Should assisted suicide be legal?

Two men are fighting for the right to choose death - and for protection for the people who help them to end their lives

A new legal battle was launched in Britain last month over the right for people with severe health problems to call on doctors, family or friends to help them die.

Paul Lamb, 57, a former builder paralysed in a road accident 23 years ago, and another man with locked-in syndrome, known only as Martin, took their cause to the Court of Appeal in London, England. Both want help to end their lives.

Lamb wants a doctor to help him die by lethal injection, and would like the court to guarantee that nobody who assisted him would be charged with murder.

Martin wants current legal guidelines on assisted suicide to be loosened to allow a medical professional to help him die.

Their cases come after that of Tony Nicklinson, who suffered from locked-in syndrome and last year fought in the High Court for the right to die. He died of natural causes a week after losing his bid. Lamb has taken over Nicklinson's claim.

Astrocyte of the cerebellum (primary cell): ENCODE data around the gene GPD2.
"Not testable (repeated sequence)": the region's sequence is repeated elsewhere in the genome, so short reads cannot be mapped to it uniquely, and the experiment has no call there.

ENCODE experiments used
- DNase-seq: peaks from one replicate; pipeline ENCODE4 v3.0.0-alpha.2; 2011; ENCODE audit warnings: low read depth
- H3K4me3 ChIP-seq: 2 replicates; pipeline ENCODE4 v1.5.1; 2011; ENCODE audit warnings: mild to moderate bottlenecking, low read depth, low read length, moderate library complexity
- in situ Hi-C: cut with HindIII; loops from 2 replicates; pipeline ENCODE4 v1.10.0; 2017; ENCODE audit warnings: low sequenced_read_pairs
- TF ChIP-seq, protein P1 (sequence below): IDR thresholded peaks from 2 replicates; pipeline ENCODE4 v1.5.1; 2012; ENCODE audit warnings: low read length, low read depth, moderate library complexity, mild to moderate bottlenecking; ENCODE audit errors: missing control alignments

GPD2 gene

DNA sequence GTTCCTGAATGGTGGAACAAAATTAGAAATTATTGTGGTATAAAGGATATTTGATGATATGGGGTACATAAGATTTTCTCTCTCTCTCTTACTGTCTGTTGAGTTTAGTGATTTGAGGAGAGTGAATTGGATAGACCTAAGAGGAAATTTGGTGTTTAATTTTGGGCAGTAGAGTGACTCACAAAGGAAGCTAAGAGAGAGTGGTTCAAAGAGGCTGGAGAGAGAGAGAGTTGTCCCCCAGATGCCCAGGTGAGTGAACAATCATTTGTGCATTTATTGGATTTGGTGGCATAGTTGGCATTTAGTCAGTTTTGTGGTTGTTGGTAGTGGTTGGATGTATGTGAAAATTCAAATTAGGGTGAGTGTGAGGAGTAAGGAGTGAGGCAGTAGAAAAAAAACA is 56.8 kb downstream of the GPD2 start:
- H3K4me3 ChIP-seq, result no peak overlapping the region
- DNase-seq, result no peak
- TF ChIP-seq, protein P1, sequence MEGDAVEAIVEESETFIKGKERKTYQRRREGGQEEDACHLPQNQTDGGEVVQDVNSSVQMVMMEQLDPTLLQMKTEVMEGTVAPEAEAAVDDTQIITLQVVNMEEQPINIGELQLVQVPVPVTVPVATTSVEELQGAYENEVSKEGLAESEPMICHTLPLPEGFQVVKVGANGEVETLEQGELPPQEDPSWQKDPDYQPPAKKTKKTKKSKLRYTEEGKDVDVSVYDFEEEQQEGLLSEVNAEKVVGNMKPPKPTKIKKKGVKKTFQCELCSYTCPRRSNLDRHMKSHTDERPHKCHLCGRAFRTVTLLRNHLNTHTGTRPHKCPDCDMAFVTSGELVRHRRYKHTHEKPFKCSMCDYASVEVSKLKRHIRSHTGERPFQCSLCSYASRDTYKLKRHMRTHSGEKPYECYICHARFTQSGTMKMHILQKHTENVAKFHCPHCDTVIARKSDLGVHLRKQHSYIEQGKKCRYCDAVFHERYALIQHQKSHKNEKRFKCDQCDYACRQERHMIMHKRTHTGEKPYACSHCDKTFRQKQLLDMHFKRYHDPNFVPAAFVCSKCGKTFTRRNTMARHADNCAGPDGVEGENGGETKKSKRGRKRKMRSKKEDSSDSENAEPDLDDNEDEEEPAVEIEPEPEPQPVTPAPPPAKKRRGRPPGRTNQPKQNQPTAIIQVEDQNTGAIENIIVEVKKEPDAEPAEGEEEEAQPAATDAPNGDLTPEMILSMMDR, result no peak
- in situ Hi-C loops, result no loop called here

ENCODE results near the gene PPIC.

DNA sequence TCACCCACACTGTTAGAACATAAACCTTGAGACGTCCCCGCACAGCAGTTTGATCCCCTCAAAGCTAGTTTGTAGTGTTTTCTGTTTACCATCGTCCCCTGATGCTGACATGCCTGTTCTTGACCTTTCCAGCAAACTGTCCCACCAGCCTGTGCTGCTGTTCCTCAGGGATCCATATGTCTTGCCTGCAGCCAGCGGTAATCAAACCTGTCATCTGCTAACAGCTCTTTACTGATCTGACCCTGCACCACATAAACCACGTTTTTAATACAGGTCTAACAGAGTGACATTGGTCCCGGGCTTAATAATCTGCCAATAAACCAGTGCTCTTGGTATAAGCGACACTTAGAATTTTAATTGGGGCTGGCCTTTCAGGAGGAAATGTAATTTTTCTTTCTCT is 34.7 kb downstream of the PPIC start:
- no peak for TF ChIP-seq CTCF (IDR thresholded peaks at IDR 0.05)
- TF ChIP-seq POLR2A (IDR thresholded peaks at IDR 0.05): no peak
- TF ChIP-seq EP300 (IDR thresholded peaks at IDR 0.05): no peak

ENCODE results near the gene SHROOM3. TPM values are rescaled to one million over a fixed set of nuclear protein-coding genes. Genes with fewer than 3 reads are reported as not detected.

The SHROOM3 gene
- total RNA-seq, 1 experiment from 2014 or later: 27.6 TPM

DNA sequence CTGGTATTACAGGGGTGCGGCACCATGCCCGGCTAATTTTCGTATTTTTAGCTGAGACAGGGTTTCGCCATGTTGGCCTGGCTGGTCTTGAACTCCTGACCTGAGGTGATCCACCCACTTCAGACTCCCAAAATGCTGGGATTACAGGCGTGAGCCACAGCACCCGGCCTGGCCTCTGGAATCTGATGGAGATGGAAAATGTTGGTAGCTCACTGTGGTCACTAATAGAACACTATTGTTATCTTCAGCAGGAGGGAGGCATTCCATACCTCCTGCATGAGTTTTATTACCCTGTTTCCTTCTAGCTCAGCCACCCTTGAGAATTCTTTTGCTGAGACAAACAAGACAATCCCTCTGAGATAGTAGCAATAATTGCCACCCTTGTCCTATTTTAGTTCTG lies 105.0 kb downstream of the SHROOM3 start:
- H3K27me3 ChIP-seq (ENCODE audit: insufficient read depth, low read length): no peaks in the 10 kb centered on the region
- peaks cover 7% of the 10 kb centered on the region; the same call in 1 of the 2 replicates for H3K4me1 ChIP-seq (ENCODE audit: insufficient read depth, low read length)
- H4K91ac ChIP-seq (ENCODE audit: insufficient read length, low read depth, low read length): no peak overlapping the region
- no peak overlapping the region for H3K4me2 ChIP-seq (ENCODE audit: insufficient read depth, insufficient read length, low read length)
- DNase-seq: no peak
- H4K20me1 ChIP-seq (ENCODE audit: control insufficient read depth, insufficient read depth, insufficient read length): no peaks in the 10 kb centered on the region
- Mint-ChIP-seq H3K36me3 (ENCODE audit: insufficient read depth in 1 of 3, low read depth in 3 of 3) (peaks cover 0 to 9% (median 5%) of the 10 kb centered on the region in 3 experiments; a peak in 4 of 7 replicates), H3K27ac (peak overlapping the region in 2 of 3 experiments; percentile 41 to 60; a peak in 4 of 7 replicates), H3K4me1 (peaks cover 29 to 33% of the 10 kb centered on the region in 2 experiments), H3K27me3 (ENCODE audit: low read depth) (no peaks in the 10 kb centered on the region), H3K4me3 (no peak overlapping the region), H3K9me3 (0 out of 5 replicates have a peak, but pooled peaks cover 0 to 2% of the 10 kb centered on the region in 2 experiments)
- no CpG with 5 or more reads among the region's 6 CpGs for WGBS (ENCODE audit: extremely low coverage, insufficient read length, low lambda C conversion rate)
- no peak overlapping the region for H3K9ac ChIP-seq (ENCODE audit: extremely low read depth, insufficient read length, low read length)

In the UK, it is an offence to encourage or assist a suicide or suicide attempt.

Why, you could ask your students, is this such an emotive and controversial subject? Should people have the right to request that doctors help them to end their lives? What are the potential pitfalls of allowing this to happen?

In a statement, Lamb said: "I am in pain every single hour of every single day. I have lived with these conditions for a lot of years and have given it my best shot. I feel I cannot and do not want to keep living."

Lord Judge, the Lord Chief Justice, said that the court's decision would be based not on sympathy for the plaintiffs' plight but on legal principles alone.

Lamb's case is supported by the British Humanist Association, which wants people to have the right to request doctor-assisted death in certain circumstances.

But Dominica Roberts, a spokesperson for campaign group Care Not Killing, which is on the opposite side of the debate, said: "It would be very dangerous to give (doctors) the authority to kill."

She added that although there are a small number of "firm-minded people" such as Nicklinson and Lamb, "on the other side you have ... perhaps hundreds of thousands of vulnerable people whom the law protects by the absolute blanket 'thou shalt not kill'".


- What is the law on the right to die? Can doctors or family members help a person to end their life?

- What would the legal consequences of this be?

- What are the stances of different religions on voluntary and assisted death?

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